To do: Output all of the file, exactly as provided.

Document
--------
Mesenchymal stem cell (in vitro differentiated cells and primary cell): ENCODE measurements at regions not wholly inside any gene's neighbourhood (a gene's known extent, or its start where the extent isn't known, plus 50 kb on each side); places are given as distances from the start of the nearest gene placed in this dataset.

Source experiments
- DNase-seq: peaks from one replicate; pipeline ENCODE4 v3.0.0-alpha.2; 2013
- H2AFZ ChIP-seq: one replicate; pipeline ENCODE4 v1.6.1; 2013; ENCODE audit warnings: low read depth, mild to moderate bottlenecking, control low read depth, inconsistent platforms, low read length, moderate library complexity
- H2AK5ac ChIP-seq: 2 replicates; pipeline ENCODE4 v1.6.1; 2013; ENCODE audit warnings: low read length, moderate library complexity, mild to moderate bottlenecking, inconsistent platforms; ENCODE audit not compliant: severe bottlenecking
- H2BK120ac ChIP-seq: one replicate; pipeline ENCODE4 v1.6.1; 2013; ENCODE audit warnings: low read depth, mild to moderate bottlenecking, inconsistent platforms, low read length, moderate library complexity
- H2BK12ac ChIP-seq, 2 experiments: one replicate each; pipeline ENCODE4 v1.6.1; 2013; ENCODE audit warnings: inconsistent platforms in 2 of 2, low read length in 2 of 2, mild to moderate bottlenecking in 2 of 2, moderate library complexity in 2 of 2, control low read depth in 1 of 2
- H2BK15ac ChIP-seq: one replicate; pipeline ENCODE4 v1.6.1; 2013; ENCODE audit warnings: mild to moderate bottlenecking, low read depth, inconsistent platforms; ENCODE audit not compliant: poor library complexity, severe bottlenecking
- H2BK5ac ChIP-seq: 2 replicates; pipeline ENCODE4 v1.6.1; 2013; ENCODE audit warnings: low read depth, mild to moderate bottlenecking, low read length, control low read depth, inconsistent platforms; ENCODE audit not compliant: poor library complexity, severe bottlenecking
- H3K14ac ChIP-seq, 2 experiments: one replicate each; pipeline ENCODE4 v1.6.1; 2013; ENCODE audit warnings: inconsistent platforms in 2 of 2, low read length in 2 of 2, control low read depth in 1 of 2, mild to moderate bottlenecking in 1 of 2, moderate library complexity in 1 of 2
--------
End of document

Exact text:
Mesenchymal stem cell (in vitro differentiated cells and primary cell): ENCODE measurements at regions not wholly inside any gene's neighbourhood (a gene's known extent, or its start where the extent isn't known, plus 50 kb on each side); places are given as distances from the start of the nearest gene placed in this dataset.

Source experiments
- DNase-seq: peaks from one replicate; pipeline ENCODE4 v3.0.0-alpha.2; 2013
- H2AFZ ChIP-seq: one replicate; pipeline ENCODE4 v1.6.1; 2013; ENCODE audit warnings: low read depth, mild to moderate bottlenecking, control low read depth, inconsistent platforms, low read length, moderate library complexity
- H2AK5ac ChIP-seq: 2 replicates; pipeline ENCODE4 v1.6.1; 2013; ENCODE audit warnings: low read length, moderate library complexity, mild to moderate bottlenecking, inconsistent platforms; ENCODE audit not compliant: severe bottlenecking
- H2BK120ac ChIP-seq: one replicate; pipeline ENCODE4 v1.6.1; 2013; ENCODE audit warnings: low read depth, mild to moderate bottlenecking, inconsistent platforms, low read length, moderate library complexity
- H2BK12ac ChIP-seq, 2 experiments: one replicate each; pipeline ENCODE4 v1.6.1; 2013; ENCODE audit warnings: inconsistent platforms in 2 of 2, low read length in 2 of 2, mild to moderate bottlenecking in 2 of 2, moderate library complexity in 2 of 2, control low read depth in 1 of 2
- H2BK15ac ChIP-seq: one replicate; pipeline ENCODE4 v1.6.1; 2013; ENCODE audit warnings: mild to moderate bottlenecking, low read depth, inconsistent platforms; ENCODE audit not compliant: poor library complexity, severe bottlenecking
- H2BK5ac ChIP-seq: 2 replicates; pipeline ENCODE4 v1.6.1; 2013; ENCODE audit warnings: low read depth, mild to moderate bottlenecking, low read length, control low read depth, inconsistent platforms; ENCODE audit not compliant: poor library complexity, severe bottlenecking
- H3K14ac ChIP-seq, 2 experiments: one replicate each; pipeline ENCODE4 v1.6.1; 2013; ENCODE audit warnings: inconsistent platforms in 2 of 2, low read length in 2 of 2, control low read depth in 1 of 2, mild to moderate bottlenecking in 1 of 2, moderate library complexity in 1 of 2